How do High-Quality Instructional Materials (HQIM) fit into Ohio High School Mathematics Pathways? In this session, participants learn the criteria for HQIM and analyze a task example and non-example. Finally, participants are introduced to the Ohio Curriculum Support Guide, a tool to help educators select and implement HQIM. 

Chandra Boone, Associate Director of State Partnerships at Instruction Partners
At Instruction Partners, Chandra delivers service centers and designs state service frameworks and solutions for K-12 mathematics. Previously, Chandra served as the Founding Director of Secondary Mathematics for the Arkansas Academy for Educational Equity with the University of Arkansas at Fayetteville. In this role, she guided the development of teachers in areas of culturally responsive pedagogy and content as a way of addressing educational inequities within the state of Arkansas. Prior to this role, Chandra worked as a Secondary Mathematics Instructional Coordinator for Dallas Independent School District where she supported secondary math teachers with obtaining consistent gains on the math component of STAAR (State of Texas Assessments of Academic Readiness). During her time in Texas, she also worked as a classroom teacher, campus based instructional coach, and professional development specialist.

Chandra holds a M.ED in Educational Leadership and Policy Studies from the University of Texas at Arlington, a B.S in Physics from Lane College, and is currently pursuing an Ed.S in Curriculum and instruction from the University of Arkansas at Fayetteville.
Erika Cook, Managing Director at Instruction Partners
Before joining Instruction Partners, Erika served as the Bureau Chief for Leading, Teaching, Learning Services at the Iowa Department of Education. In that role, her team emphasized making grade-level standards accessible and relevant to all students. Prior to that, Erika was a district and building administrator in Iowa and Illinois, and a manager for the College Board. As a leader, she empowered educators and leveraged her responsibilities to increase student achievement. She loved her many years of teaching and will forever adore her social studies and world language students. Fueling her passion for international understanding, she has been a Fulbright, Aramco, Goethe, and Freeman grantee. In addition, she enjoys volunteering on the Fulbright Board and Sister Cities Commission.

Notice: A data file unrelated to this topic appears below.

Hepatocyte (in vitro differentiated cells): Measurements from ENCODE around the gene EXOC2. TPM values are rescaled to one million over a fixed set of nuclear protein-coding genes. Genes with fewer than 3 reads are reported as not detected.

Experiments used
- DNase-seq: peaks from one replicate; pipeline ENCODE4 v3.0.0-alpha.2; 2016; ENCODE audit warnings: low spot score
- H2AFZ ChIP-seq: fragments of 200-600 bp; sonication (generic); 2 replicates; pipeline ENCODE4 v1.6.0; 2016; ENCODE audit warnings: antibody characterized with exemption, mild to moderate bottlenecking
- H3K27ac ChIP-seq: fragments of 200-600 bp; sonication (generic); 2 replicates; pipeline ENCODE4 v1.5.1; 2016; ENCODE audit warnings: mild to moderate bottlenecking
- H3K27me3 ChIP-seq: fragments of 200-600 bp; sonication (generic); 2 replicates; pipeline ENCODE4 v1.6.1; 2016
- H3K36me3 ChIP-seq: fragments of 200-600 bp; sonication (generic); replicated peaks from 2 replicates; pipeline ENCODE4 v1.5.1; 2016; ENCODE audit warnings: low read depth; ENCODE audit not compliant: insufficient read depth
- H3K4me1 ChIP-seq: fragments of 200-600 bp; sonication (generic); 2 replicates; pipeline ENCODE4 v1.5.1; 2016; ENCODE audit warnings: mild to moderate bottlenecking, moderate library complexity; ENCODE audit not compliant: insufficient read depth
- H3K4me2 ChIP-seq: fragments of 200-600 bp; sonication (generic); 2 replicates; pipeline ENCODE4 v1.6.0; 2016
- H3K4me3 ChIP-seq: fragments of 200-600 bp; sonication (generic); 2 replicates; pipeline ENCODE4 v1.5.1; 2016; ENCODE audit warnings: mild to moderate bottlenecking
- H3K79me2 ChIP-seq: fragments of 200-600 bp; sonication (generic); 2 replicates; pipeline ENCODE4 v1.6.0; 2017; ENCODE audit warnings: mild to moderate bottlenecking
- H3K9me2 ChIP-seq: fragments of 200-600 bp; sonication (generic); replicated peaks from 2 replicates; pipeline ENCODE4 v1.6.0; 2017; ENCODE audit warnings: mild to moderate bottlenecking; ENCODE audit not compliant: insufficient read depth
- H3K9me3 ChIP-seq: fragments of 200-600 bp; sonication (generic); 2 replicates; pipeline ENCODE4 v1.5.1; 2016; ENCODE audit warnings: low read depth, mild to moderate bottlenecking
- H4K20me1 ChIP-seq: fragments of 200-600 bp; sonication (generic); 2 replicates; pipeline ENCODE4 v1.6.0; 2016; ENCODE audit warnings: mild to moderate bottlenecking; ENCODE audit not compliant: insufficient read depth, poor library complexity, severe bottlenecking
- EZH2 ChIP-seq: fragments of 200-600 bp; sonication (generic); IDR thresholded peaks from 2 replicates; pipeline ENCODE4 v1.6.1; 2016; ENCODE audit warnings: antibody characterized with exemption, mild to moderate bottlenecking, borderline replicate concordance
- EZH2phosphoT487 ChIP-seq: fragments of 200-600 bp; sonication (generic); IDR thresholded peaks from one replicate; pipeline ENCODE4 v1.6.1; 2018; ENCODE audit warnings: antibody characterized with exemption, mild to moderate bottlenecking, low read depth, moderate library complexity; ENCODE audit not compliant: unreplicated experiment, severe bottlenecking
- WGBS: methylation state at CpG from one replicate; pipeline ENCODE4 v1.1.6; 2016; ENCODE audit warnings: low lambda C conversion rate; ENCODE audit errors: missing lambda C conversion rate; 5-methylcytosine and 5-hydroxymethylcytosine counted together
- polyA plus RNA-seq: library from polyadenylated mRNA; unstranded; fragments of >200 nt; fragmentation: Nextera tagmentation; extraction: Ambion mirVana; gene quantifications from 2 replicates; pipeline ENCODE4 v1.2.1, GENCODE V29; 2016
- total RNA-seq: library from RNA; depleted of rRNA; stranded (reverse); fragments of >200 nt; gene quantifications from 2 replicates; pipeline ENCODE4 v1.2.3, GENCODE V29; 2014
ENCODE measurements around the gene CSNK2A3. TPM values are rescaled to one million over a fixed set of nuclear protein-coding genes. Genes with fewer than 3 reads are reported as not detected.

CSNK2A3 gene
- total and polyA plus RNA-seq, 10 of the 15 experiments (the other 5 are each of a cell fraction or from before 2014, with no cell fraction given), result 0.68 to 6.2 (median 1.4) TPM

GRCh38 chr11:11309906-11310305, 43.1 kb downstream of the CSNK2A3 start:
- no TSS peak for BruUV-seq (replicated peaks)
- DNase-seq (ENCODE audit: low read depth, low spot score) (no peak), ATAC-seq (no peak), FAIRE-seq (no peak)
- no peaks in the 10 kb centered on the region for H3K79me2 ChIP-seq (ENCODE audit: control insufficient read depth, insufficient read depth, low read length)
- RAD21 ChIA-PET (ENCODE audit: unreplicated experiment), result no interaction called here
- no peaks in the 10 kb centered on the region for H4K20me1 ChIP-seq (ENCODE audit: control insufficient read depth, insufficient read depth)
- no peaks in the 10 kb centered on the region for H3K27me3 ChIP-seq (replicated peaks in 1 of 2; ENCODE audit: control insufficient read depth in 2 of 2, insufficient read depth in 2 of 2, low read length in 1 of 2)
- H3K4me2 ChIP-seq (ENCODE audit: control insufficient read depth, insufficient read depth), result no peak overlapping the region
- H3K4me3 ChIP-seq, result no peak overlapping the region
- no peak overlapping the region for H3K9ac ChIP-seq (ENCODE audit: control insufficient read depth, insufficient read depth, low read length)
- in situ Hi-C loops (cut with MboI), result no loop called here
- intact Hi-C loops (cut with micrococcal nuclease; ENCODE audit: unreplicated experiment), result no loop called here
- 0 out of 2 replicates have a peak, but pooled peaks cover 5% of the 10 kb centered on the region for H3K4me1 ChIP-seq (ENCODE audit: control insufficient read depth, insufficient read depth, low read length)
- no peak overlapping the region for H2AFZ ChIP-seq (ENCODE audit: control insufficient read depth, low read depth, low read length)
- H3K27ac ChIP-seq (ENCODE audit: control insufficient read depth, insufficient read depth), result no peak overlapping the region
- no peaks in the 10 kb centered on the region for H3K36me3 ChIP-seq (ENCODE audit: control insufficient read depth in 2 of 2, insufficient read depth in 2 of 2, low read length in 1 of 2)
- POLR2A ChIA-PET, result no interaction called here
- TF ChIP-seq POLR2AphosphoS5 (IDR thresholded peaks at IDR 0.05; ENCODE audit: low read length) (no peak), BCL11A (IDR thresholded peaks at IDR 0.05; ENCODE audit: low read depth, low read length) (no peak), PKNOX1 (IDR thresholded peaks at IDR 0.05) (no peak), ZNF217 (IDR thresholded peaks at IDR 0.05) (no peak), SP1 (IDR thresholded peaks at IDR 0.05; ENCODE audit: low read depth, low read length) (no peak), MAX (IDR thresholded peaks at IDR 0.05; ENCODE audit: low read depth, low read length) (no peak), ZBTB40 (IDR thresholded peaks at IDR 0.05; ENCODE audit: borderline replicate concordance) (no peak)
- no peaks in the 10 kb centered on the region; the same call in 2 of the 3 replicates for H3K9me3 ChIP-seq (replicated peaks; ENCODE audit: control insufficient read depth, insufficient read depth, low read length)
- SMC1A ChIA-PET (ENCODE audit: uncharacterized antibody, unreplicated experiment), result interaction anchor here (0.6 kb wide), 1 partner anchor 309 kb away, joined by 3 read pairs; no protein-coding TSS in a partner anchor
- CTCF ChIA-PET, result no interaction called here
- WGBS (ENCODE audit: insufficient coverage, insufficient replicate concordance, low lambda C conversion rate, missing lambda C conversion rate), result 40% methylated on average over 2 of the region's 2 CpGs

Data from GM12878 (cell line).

• Presenters: Chandra Boone, Associate Director of State Partnerships at Instruction Partners and Erika Cook, Managing Director at Instruction Partners

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Algebra 2 Equivalent Course Sessions 

Advanced Quantitative Reasoning 
The Quantitative Reasoning Workgroup gives an overview of the course/pathway, shares the standards document and discusses the current Mathematical Modeling and Reasoning pilot.  
Algebra 2
The Algebra 2 Workgroup gives an overview of the updates to the course/pathway, shares the standards document and discusses how this pathway can now truly focus on preparing students for Calculus-based STEM careers/majors.
  • Presenters: Margie Coleman, Kings Local Schools; Steve Hiner, Columbus City Schools; Scott Reveal, Cincinnati Public Schools; and Lee Wayand, Columbus State Community College.

Data Science Foundations 
The Data Science Foundations Workgroup gives an overview of the course/pathway, shares the standards document and discusses the current Data Science Foundations pilot.
  • Presenter: Lauren Burke, Women in Analytics; Brett Doudican, Greene County Career Center; Maureen Malinowski, Olentangy Local Schools; and Sandra Wilder, Akron Public Schools

Discrete Mathematics/Computer Science 
The Discrete Math/Computer Science Workgroup gives an overview of the course/pathway and highlights some of the course curriculum that is being developed for next year’s pilot. .